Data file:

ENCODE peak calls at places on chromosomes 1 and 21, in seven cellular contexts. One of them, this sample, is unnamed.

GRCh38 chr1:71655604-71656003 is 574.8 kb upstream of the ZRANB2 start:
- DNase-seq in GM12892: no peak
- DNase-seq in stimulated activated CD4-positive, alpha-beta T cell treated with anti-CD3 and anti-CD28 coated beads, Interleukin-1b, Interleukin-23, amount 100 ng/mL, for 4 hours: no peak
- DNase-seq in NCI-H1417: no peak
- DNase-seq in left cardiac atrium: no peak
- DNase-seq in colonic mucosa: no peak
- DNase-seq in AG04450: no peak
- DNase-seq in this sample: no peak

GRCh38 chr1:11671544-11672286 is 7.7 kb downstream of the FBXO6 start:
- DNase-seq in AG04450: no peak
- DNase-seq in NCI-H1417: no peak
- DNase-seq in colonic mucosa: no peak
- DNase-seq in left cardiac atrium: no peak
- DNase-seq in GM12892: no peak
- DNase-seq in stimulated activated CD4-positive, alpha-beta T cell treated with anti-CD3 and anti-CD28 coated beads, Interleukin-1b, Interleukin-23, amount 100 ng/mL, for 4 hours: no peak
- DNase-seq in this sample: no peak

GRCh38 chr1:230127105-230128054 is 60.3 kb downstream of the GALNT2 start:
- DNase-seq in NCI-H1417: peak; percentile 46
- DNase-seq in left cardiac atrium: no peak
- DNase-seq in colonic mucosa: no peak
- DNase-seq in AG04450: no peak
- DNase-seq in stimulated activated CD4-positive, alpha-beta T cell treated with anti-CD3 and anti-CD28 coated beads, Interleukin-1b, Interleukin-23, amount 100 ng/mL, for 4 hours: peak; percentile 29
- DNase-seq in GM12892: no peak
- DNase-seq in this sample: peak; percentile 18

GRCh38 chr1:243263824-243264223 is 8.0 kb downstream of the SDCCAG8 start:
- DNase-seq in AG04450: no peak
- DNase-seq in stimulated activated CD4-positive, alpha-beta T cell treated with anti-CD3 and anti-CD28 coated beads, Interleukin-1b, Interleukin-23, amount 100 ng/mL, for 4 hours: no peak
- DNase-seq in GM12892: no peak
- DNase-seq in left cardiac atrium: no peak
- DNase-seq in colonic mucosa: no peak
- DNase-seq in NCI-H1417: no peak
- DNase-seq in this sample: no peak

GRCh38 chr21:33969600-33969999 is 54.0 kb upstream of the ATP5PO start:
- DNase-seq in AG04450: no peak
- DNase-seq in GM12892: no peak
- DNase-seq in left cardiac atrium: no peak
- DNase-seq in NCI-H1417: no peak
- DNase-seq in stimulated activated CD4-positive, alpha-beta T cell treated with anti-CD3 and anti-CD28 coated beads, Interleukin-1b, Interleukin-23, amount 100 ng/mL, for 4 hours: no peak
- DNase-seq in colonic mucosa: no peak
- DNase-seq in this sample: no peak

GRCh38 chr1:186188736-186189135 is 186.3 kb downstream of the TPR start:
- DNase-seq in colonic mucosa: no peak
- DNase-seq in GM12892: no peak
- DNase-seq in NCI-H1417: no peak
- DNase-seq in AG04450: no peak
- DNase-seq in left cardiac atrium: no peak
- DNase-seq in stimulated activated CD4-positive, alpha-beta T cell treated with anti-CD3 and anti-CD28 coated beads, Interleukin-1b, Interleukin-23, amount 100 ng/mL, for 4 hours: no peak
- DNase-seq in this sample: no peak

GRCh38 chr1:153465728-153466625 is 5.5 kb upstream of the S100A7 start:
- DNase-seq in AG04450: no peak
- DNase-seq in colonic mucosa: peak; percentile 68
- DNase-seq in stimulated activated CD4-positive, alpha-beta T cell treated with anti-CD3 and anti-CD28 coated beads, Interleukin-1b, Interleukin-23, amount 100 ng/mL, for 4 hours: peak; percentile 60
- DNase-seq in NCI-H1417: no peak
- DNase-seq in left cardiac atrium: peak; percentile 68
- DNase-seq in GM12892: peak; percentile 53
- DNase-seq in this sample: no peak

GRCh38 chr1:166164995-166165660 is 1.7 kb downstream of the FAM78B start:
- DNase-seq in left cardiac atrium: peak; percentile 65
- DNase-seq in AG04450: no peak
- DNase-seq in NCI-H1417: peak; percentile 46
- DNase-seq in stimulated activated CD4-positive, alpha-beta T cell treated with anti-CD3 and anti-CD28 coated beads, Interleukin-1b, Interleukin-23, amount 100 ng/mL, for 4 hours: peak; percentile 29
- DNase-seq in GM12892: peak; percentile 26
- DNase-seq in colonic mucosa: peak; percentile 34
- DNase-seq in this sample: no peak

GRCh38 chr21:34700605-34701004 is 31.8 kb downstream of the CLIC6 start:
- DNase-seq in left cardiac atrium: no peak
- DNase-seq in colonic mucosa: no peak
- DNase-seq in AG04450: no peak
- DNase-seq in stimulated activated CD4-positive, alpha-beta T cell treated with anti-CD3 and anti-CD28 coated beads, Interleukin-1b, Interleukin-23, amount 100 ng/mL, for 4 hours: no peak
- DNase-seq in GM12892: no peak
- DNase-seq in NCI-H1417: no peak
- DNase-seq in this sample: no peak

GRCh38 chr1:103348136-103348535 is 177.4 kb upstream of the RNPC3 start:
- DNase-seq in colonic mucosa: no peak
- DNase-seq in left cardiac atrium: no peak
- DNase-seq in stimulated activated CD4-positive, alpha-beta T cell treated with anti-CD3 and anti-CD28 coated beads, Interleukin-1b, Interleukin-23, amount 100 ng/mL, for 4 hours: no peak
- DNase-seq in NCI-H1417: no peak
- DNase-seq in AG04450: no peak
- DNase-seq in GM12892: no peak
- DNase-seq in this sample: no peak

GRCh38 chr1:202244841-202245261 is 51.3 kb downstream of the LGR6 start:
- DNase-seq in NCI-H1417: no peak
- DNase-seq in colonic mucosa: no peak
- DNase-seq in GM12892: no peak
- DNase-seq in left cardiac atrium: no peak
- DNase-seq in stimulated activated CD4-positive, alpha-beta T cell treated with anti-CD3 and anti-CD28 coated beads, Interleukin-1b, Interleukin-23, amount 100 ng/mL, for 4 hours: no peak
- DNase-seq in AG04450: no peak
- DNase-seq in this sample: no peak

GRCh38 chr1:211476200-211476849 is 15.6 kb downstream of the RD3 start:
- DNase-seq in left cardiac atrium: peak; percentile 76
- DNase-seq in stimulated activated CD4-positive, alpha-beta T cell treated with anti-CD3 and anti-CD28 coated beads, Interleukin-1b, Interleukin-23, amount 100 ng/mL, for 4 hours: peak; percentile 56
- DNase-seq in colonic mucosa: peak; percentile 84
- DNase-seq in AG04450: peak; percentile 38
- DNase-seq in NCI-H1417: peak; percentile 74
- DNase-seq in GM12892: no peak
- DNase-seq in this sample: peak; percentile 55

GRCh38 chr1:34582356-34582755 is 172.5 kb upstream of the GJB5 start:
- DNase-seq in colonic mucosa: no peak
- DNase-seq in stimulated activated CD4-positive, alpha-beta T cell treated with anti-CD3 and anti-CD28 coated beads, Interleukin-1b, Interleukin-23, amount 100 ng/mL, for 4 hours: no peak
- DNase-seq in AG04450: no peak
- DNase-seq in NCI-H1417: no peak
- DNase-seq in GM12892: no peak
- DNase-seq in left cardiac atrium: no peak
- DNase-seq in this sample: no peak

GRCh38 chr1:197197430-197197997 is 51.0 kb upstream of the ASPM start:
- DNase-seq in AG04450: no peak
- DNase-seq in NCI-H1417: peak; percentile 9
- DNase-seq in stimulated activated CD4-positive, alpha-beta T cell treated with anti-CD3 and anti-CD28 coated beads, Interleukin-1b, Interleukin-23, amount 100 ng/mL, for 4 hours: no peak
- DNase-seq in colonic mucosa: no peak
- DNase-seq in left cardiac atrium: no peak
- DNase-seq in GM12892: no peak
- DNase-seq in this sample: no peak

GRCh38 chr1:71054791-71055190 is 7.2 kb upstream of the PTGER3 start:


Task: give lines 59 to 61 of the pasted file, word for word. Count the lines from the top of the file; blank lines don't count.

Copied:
- DNase-seq in left cardiac atrium: peak; percentile 65
- DNase-seq in AG04450: no peak
- DNase-seq in NCI-H1417: peak; percentile 46